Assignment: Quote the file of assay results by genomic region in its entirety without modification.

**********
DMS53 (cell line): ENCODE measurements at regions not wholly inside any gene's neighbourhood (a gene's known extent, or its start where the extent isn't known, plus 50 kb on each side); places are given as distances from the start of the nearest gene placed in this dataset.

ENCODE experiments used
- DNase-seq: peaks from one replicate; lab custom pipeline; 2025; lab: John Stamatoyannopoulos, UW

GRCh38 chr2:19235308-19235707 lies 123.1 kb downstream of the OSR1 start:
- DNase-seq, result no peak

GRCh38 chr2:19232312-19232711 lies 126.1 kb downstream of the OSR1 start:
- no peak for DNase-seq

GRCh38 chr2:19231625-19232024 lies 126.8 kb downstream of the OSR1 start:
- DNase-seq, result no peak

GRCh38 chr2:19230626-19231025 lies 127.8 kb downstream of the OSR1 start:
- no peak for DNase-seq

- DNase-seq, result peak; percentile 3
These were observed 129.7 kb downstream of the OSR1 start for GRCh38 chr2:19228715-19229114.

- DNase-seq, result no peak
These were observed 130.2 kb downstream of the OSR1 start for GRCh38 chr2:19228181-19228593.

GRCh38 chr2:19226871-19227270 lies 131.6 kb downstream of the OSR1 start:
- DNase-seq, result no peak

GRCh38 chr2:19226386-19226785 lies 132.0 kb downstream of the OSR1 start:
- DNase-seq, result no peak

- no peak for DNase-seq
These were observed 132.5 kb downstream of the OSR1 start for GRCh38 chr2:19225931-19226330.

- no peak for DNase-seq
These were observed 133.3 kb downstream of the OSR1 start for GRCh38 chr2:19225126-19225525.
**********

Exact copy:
DMS53 (cell line): ENCODE measurements at regions not wholly inside any gene's neighbourhood (a gene's known extent, or its start where the extent isn't known, plus 50 kb on each side); places are given as distances from the start of the nearest gene placed in this dataset.

ENCODE experiments used
- DNase-seq: peaks from one replicate; lab custom pipeline; 2025; lab: John Stamatoyannopoulos, UW

GRCh38 chr2:19235308-19235707 lies 123.1 kb downstream of the OSR1 start:
- DNase-seq, result no peak

GRCh38 chr2:19232312-19232711 lies 126.1 kb downstream of the OSR1 start:
- no peak for DNase-seq

GRCh38 chr2:19231625-19232024 lies 126.8 kb downstream of the OSR1 start:
- DNase-seq, result no peak

GRCh38 chr2:19230626-19231025 lies 127.8 kb downstream of the OSR1 start:
- no peak for DNase-seq

- DNase-seq, result peak; percentile 3
These were observed 129.7 kb downstream of the OSR1 start for GRCh38 chr2:19228715-19229114.

- DNase-seq, result no peak
These were observed 130.2 kb downstream of the OSR1 start for GRCh38 chr2:19228181-19228593.

GRCh38 chr2:19226871-19227270 lies 131.6 kb downstream of the OSR1 start:
- DNase-seq, result no peak

GRCh38 chr2:19226386-19226785 lies 132.0 kb downstream of the OSR1 start:
- DNase-seq, result no peak

- no peak for DNase-seq
These were observed 132.5 kb downstream of the OSR1 start for GRCh38 chr2:19225931-19226330.

- no peak for DNase-seq
These were observed 133.3 kb downstream of the OSR1 start for GRCh38 chr2:19225126-19225525.